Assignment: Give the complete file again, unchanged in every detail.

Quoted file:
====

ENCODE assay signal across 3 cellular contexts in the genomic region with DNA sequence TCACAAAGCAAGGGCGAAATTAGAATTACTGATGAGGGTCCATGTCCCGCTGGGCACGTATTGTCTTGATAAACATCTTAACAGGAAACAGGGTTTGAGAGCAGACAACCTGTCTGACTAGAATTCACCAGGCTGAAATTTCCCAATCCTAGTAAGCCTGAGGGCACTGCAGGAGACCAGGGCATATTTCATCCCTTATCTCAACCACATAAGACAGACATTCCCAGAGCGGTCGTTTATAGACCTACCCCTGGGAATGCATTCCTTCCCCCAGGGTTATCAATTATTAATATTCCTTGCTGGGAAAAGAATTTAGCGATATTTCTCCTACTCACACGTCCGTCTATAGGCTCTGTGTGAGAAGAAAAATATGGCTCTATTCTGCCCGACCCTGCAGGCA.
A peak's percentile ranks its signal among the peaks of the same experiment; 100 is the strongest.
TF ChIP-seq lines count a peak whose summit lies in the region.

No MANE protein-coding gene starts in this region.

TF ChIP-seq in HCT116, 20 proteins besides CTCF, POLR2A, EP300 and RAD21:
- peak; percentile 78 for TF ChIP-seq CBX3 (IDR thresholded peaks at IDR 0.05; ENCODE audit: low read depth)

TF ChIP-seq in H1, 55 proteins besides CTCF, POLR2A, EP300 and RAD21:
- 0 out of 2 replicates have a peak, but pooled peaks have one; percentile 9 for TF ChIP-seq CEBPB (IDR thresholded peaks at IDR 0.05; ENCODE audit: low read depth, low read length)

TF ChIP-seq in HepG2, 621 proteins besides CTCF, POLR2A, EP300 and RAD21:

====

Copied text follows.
ENCODE assay signal across 3 cellular contexts in the genomic region with DNA sequence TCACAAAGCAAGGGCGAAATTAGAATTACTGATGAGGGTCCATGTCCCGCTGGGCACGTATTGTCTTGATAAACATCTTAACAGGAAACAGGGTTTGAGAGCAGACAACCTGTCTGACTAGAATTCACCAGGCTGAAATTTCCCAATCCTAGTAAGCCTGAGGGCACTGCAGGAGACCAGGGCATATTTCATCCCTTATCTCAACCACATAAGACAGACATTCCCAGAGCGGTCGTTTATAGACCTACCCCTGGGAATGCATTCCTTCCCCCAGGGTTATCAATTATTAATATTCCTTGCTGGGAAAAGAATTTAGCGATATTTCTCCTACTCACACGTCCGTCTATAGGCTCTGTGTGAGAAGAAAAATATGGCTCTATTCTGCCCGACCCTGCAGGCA.
A peak's percentile ranks its signal among the peaks of the same experiment; 100 is the strongest.
TF ChIP-seq lines count a peak whose summit lies in the region.

No MANE protein-coding gene starts in this region.

TF ChIP-seq in HCT116, 20 proteins besides CTCF, POLR2A, EP300 and RAD21:
- peak; percentile 78 for TF ChIP-seq CBX3 (IDR thresholded peaks at IDR 0.05; ENCODE audit: low read depth)

TF ChIP-seq in H1, 55 proteins besides CTCF, POLR2A, EP300 and RAD21:
- 0 out of 2 replicates have a peak, but pooled peaks have one; percentile 9 for TF ChIP-seq CEBPB (IDR thresholded peaks at IDR 0.05; ENCODE audit: low read depth, low read length)

TF ChIP-seq in HepG2, 621 proteins besides CTCF, POLR2A, EP300 and RAD21: